• Cavers, Paul B., and John L. Harper. 1966. Germination polymorphism in Rumex crispus and Rumex obtusifolius. Journal of Ecology 54:367–382.

    DOI: 10.2307/2257955Save Citation »Export Citation »E-mail Citation »

    Differences in germination response were observed between seeds of the same species but from different habitats, different plants (of the same species) in the same habitat, and different positions on the same plant. The survival value of germination polymorphism is discussed.

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  • Harper, John L. 1957. The ecological significance of dormancy and its importance in weed control. In Proceedings of the IVth International Congress of Crop Protection, Hamburg 1990. Edited by Johannes Krause, 415–420. Brunswick, Germany: International Congress of Crop Protection.

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    Seed dormancy maintains a reserve of seeds that are not exposed to hazards faced by the growing plant and a population of genotypes permitting an overlap of generations and a buffering of a population against temporary selective forces.

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  • Harper, John L., Phyllis A. Landragin, and Jerzy W. Ludwig. 1955. The influence of environment on seed and seedling mortality, I: The influence of time of planting on the germination of maize. New Phytologist 54:107–118.

    DOI: 10.1111/j.1469-8137.1955.tb06165.xSave Citation »Export Citation »E-mail Citation »

    This is the first of a series of eight papers showing how micro-scale heterogeneity of the soil surface acts as a filter or sieve allowing some seeds to germinate but preventing others from doing so.

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  • Harper, John L., Peter H. Lovell, and Keith G. Moore. 1970. The shapes and sizes of seeds. Annual Review of Ecology and Systematics 1:327–356.

    DOI: 10.1146/annurev.es.01.110170.001551Save Citation »Export Citation »E-mail Citation »

    A classic with more than 1,000 citations, in this review the authors argue that seed sizes and shapes are both complex adaptive compromises; seed size is a compromise with seed number, and seed shapes are compromises between the forms most efficient for dispersal, landing, and seedling establishment.

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  • Harper, John L., and James White. 1971. The dynamics of plant populations. In Proceedings of the Advanced Study Institute on Dynamics of Numbers in Populations, Oosterbeek, the Netherlands, September 1970. Edited by J. den Boer and G. R. Gradwell, 41–63. Wageningen, The Netherlands: Centre for Agricultural Publishing and Documentation.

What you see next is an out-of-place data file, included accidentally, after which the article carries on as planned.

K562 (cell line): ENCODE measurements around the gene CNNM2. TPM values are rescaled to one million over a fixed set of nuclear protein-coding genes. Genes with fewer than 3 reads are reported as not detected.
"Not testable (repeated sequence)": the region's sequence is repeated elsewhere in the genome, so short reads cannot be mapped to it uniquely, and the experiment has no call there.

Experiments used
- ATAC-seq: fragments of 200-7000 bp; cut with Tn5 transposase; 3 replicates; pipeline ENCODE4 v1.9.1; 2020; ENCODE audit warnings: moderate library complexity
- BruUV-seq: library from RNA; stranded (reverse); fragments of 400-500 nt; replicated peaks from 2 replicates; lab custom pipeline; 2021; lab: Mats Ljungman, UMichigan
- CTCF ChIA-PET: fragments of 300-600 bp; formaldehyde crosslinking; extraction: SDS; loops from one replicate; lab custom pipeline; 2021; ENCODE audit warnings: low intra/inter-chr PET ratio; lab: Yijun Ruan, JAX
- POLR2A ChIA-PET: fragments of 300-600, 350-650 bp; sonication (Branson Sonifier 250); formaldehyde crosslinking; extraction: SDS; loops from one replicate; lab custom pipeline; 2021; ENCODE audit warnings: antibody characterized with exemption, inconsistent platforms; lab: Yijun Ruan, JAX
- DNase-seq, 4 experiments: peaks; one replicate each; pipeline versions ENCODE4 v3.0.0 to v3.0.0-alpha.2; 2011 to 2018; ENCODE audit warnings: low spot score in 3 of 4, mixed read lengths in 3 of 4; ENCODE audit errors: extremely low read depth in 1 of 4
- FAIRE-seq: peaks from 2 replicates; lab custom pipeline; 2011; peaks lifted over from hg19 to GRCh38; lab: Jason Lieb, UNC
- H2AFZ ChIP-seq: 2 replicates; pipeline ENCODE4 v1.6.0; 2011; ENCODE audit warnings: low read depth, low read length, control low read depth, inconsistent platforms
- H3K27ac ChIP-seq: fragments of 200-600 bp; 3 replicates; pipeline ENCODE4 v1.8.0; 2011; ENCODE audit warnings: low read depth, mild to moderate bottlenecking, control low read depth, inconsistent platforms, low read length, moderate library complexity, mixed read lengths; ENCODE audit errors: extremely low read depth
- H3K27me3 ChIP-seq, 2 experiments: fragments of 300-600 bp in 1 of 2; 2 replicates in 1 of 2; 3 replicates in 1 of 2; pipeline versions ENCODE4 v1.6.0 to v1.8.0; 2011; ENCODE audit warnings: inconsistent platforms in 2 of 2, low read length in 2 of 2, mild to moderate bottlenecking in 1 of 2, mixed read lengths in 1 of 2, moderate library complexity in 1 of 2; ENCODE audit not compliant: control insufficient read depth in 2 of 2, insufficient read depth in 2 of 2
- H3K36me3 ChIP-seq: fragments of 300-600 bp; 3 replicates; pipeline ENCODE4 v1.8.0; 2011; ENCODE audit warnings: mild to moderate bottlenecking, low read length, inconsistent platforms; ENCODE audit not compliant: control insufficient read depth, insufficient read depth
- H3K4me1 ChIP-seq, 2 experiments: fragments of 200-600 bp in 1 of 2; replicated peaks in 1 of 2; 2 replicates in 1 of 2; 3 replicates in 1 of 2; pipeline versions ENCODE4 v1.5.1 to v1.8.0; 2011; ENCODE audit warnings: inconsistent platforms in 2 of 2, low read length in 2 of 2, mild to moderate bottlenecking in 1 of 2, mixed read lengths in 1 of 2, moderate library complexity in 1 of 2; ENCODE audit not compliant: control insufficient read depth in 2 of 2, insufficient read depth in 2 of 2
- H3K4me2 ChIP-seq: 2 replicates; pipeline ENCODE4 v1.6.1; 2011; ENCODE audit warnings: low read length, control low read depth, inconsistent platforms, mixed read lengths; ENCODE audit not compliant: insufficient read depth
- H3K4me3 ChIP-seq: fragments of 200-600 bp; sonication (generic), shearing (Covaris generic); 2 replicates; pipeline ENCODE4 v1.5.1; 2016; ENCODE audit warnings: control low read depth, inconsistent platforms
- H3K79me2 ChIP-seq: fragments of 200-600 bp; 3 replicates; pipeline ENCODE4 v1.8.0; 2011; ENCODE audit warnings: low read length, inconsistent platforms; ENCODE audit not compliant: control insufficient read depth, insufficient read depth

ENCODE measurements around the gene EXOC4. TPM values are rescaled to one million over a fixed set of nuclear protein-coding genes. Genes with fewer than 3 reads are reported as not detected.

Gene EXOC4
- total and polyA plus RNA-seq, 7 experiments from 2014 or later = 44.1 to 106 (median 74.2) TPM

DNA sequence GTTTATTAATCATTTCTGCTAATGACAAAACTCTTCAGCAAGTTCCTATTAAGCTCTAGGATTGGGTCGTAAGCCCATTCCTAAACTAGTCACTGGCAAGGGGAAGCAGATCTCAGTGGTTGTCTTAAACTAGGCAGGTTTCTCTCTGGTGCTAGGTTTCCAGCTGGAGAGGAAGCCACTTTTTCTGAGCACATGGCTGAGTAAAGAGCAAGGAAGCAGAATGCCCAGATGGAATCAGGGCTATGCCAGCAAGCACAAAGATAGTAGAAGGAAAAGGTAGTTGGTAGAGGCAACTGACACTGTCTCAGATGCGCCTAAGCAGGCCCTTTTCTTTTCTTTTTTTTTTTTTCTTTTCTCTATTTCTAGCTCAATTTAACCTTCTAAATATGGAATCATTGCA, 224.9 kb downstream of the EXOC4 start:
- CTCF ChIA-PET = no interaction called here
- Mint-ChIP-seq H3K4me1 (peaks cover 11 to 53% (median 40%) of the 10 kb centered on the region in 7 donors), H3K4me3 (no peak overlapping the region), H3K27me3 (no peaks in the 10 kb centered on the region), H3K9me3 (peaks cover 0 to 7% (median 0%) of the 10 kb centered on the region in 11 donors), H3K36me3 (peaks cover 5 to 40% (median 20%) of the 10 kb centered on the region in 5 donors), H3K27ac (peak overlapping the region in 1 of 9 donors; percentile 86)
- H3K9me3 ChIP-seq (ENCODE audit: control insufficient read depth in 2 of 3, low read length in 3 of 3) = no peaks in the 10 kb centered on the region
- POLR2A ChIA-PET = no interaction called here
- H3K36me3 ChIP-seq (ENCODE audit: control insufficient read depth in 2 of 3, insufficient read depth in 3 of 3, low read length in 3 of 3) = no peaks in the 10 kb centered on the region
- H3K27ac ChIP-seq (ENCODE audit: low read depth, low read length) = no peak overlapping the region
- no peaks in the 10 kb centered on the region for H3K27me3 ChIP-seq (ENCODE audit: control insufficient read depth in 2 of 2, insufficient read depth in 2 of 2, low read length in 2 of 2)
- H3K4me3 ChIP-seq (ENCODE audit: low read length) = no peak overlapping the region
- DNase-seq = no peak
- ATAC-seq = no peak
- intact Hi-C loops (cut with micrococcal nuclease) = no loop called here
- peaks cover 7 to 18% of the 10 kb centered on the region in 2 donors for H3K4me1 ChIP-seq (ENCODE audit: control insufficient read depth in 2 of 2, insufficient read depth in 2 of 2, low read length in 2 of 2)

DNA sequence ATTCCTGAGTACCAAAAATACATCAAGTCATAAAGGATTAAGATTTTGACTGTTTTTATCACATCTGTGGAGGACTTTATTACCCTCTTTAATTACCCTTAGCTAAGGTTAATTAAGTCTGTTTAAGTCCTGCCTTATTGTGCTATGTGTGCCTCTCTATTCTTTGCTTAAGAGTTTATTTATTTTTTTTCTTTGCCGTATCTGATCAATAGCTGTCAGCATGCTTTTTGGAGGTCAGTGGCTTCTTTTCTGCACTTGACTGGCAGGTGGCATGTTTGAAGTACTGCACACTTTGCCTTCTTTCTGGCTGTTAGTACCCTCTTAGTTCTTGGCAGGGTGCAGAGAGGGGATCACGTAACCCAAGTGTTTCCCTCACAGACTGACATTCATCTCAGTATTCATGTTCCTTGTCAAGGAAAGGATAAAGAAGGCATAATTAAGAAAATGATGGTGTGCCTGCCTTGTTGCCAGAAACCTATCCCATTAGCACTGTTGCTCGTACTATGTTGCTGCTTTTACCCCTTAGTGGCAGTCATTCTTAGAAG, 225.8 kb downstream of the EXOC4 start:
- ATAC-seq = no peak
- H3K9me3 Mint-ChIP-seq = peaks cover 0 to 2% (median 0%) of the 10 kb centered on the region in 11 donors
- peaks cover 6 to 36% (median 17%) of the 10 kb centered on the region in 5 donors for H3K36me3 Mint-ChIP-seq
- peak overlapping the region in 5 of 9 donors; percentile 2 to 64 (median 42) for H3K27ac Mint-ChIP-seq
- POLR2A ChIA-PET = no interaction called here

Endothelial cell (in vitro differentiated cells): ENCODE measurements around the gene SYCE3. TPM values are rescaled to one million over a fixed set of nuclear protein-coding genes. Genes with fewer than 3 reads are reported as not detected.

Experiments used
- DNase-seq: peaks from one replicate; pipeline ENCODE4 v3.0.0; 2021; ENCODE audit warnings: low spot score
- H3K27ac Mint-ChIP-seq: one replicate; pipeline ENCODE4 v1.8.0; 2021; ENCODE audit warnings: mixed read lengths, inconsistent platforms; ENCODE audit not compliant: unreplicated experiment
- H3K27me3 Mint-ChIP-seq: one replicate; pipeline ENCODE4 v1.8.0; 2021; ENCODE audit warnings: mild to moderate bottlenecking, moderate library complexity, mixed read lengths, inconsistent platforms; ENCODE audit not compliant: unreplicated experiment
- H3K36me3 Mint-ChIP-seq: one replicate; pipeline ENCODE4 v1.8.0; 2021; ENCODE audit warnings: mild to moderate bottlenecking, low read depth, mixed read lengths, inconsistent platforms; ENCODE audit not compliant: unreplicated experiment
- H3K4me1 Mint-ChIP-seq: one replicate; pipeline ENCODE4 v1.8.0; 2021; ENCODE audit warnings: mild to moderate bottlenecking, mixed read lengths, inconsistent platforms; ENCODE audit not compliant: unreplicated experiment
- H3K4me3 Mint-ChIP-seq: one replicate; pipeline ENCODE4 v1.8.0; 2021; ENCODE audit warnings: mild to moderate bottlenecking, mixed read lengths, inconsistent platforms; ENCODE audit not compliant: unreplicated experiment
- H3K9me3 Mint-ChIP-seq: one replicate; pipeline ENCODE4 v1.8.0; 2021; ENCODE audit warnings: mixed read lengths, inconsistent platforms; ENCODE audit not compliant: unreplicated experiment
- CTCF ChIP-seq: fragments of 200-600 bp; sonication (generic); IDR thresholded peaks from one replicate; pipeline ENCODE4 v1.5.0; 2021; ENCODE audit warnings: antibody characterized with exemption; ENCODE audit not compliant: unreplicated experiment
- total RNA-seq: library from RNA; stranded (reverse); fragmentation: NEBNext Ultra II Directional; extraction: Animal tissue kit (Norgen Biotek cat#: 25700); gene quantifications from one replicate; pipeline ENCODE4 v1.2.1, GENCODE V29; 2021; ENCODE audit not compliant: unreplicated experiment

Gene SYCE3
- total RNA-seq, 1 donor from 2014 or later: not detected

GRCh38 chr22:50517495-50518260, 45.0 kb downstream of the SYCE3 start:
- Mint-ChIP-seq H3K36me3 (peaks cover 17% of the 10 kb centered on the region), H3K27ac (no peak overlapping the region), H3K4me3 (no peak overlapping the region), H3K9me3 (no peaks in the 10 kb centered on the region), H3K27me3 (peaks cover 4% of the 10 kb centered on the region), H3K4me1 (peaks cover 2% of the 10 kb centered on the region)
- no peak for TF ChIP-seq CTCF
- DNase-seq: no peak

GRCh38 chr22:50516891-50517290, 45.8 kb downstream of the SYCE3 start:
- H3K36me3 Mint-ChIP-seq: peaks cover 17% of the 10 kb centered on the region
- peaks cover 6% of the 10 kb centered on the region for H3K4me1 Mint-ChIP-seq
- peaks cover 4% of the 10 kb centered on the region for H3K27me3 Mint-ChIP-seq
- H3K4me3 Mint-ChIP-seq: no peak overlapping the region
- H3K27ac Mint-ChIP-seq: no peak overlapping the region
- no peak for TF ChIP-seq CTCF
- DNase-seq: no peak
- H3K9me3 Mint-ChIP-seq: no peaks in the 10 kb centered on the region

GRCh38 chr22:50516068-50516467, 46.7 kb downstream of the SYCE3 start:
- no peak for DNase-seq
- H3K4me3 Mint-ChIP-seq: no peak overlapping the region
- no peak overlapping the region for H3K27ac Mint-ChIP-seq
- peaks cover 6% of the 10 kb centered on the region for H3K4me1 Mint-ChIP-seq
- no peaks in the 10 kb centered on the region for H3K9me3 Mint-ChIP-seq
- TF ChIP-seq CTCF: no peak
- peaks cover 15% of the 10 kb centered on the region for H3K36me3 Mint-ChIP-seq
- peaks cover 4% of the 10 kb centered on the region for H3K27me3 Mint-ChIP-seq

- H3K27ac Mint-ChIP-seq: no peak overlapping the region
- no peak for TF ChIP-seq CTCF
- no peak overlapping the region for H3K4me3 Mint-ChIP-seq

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    The sieves or filters that regulate plant populations operate at all stages in the plant life cycle; the most risky stages, that is, when the filters are most rigorous, are during germination and establishment.

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  • Harper, John L., J. Trevor Williams, and Geoff R. Sagar. 1965. The behaviour of seeds in soil, I: The heterogeneity of soil surfaces and its role in determining the establishment of plants from seed. Journal of Ecology 53:273–286.

    DOI: 10.2307/2257975Save Citation »Export Citation »E-mail Citation »

    The so-called graveyard experiment. One key message is the danger of drawing conclusions from a single study. Harper particularly liked this experiment because it was used by “at least 20 ecology classes in universities throughout the world because it was so easy to do—but I often received letters telling me that someone’s particular class obtained a different result than what we published. Of course! That was one of the main points of the study” (personal communication).

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  • Sagar, Geoff R., and John L. Harper. 1960. Factors affecting the germination and early establishment of plantains (Plantago lanceolata, P. media and P. major). In The biology of weeds. By Geoff R. Sagar and John L. Harper, 236–245. British Ecological Society Symposium 1. Oxford: Blackwell.

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    When seeds and seedlings of the three species were sown in various habitats, the phases of germination and early seedling life were critical for the establishment of a species. Only rarely was it possible either to introduce a species into a habitat or to increase its density by sowing seeds

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  • Williams, J. Trevor, and John L. Harper. 1965. Seed polymorphism and germination, I: The influence of nitrates and low temperatures on the germination of Chenopodium album. Weed Research 5:141–150.